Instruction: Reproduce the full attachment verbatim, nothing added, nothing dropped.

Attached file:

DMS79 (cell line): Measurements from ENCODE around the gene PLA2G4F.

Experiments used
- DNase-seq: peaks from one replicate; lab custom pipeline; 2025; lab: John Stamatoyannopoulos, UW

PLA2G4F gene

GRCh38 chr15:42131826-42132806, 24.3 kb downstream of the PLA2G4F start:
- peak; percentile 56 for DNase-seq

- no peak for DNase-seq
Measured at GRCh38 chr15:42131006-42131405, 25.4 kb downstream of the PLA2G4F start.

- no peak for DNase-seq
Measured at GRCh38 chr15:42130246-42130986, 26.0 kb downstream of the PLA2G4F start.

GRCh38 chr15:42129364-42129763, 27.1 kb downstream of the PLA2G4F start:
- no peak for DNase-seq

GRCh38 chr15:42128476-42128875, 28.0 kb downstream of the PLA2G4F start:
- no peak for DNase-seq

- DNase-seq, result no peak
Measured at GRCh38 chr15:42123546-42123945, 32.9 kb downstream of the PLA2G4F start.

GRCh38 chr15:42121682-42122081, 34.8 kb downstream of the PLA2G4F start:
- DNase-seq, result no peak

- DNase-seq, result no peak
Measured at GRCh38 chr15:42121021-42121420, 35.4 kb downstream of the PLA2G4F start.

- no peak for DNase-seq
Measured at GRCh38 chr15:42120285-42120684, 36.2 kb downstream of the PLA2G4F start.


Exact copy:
DMS79 (cell line): Measurements from ENCODE around the gene PLA2G4F.

Experiments used
- DNase-seq: peaks from one replicate; lab custom pipeline; 2025; lab: John Stamatoyannopoulos, UW

PLA2G4F gene

GRCh38 chr15:42131826-42132806, 24.3 kb downstream of the PLA2G4F start:
- peak; percentile 56 for DNase-seq

- no peak for DNase-seq
Measured at GRCh38 chr15:42131006-42131405, 25.4 kb downstream of the PLA2G4F start.

- no peak for DNase-seq
Measured at GRCh38 chr15:42130246-42130986, 26.0 kb downstream of the PLA2G4F start.

GRCh38 chr15:42129364-42129763, 27.1 kb downstream of the PLA2G4F start:
- no peak for DNase-seq

GRCh38 chr15:42128476-42128875, 28.0 kb downstream of the PLA2G4F start:
- no peak for DNase-seq

- DNase-seq, result no peak
Measured at GRCh38 chr15:42123546-42123945, 32.9 kb downstream of the PLA2G4F start.

GRCh38 chr15:42121682-42122081, 34.8 kb downstream of the PLA2G4F start:
- DNase-seq, result no peak

- DNase-seq, result no peak
Measured at GRCh38 chr15:42121021-42121420, 35.4 kb downstream of the PLA2G4F start.

- no peak for DNase-seq
Measured at GRCh38 chr15:42120285-42120684, 36.2 kb downstream of the PLA2G4F start.